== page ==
About this release
This release by Public Health Scotland (PHS) provides a monthly update on the number of hospital bed days associated with delayed discharges and the number of discharges from hospital that followed a period of delay. Information is also provided on the number of people experiencing a delay in discharge from hospital at the monthly census point. The data relate to people aged 18 years and over who were clinically ready for discharge.
- In July 2021, there were 42,364 days spent in hospital by people whose discharge was delayed. This is an increase of 49% compared with the number of delayed days in July 2020 (28,377).
- In July 2021, the average number of beds occupied per day due to delayed discharges was 1,367. This is an increase of 10% compared to June 2021 when the daily average was 1,238.
- At the July 2021 census point, there were 1,363 people delayed. This is an increase of 7% compared to the June 2021 census point when 1,276 people were delayed.
- Of those delayed at the July 2021 census point, 1,114 people were delayed more than three days, with health and social care reasons accounting for 711 delays (64%), complex needs accounting for 368 delays (33%) and patient and family-related reasons for 35 delays (3%).
Timely discharge from hospital is an important indicator of quality and is a marker for person-centred, effective, integrated and harm-free care. A delayed discharge occurs when a hospital patient who is clinically ready for discharge from inpatient hospital care continues to occupy a hospital bed beyond the date they are ready for discharge.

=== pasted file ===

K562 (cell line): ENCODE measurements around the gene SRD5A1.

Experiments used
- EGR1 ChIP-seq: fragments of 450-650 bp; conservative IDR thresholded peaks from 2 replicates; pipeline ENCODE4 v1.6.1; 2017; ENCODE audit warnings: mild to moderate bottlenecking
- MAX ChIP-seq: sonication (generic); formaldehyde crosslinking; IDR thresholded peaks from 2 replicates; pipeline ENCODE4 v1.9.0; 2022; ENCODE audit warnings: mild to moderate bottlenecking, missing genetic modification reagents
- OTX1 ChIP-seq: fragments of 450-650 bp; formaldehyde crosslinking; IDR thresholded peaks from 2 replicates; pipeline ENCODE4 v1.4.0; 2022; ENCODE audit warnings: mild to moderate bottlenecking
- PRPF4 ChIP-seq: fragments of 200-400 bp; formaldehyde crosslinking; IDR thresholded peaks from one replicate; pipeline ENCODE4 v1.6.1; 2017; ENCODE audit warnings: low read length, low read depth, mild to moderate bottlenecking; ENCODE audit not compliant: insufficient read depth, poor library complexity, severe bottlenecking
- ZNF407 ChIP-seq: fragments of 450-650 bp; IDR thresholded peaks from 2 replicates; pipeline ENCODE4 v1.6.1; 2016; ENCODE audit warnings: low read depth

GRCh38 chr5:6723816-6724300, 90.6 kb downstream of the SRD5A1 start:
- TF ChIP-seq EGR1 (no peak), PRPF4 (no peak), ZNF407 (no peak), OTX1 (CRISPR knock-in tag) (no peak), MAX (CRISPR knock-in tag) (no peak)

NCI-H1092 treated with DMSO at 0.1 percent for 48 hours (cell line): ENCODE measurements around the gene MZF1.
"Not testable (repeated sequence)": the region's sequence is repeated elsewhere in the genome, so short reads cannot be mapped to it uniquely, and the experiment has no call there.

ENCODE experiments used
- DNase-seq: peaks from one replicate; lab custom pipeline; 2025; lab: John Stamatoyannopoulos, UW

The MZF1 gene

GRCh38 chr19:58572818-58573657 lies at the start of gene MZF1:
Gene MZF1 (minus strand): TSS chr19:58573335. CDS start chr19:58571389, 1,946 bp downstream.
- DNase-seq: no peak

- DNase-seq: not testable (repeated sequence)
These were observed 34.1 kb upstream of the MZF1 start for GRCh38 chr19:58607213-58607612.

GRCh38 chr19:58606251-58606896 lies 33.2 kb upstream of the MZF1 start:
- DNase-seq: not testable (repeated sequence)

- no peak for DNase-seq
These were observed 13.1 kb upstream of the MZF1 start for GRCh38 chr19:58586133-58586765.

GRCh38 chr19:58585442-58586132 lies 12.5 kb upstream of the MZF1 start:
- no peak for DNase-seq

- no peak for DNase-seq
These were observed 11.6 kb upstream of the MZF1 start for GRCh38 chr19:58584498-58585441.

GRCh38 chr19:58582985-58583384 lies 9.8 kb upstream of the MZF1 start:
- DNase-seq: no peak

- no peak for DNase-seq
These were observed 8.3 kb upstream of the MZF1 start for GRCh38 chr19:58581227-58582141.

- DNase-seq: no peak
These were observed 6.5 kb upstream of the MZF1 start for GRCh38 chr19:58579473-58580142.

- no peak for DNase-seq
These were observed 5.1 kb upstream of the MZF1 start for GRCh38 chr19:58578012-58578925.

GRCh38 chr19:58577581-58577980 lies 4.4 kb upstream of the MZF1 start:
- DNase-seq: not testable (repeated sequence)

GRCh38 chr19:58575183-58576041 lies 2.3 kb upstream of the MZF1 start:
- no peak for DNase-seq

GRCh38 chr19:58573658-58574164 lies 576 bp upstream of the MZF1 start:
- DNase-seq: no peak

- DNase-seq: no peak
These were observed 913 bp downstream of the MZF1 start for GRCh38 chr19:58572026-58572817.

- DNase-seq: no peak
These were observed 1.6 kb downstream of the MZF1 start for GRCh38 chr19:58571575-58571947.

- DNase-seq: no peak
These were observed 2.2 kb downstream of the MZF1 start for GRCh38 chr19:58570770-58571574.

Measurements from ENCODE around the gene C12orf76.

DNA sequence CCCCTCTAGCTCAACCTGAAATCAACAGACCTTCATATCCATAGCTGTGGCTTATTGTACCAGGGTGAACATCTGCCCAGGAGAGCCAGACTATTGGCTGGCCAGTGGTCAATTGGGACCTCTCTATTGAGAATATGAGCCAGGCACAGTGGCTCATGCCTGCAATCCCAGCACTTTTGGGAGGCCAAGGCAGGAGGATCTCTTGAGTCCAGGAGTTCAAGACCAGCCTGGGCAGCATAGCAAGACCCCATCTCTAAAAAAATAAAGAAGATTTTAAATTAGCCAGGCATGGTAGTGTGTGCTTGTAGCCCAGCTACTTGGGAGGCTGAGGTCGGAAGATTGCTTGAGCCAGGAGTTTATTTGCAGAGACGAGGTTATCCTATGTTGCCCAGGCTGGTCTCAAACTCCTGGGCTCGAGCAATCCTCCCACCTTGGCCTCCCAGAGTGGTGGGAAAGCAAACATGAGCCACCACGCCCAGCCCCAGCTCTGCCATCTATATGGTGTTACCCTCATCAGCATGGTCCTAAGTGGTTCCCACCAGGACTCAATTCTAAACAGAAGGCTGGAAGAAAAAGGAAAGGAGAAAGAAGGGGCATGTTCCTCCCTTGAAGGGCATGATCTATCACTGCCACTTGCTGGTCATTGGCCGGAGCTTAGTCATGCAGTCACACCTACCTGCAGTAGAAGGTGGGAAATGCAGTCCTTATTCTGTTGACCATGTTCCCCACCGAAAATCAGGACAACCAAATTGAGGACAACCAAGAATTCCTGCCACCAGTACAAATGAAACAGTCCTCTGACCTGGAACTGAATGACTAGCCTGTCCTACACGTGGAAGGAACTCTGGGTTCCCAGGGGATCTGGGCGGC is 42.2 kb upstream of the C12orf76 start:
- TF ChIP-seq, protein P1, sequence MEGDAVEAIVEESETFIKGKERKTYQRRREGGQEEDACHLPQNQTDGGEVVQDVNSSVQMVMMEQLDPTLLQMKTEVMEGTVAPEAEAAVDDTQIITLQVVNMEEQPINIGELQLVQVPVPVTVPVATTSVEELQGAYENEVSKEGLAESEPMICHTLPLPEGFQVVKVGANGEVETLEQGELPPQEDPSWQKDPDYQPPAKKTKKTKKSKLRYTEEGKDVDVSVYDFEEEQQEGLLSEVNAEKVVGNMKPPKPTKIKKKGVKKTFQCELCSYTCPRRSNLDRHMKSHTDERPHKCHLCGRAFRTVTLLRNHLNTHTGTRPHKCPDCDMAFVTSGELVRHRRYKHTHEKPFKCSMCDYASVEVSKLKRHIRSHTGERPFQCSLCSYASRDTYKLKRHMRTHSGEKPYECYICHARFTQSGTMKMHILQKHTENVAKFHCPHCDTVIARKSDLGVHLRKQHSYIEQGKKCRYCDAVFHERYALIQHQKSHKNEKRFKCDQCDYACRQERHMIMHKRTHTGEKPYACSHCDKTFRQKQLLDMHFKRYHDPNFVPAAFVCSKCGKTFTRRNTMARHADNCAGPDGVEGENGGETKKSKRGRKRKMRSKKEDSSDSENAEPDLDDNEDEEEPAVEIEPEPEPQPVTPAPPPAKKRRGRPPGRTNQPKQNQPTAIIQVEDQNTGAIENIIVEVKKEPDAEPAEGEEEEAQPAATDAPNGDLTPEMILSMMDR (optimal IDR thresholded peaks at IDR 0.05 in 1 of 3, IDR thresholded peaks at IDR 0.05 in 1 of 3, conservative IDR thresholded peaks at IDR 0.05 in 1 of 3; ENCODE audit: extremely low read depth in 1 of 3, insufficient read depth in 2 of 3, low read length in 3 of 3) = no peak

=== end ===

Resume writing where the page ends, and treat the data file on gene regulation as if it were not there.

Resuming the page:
The average number of beds occupied per day is calculated by dividing the total monthly number of delayed discharge bed days by the number of days in the calendar month. PHS considers this daily average a better statistic for comparing month on month differences as the number of days in a month varies. The percentage change is based on rounded figures.
Delayed discharge figures in NHSScotland have been affected by measures put in place to respond to COVID-19. The marked fall in delayed discharges is likely to be due to patients being moved out of hospital to increase capacity.
The census figure reflects the position as at the last Thursday of the month.
It should be noted that figures presented in this publication are not directly comparable with other UK countries, due to differences in definitions and data reporting.
For further information on delayed discharges see the delayed discharge section of our website. For related topics, please see the health and social community care (external website) pages.
A selection of information from this publication is included in NHS Performs.
The next release of this publication will be 5 October 2021.
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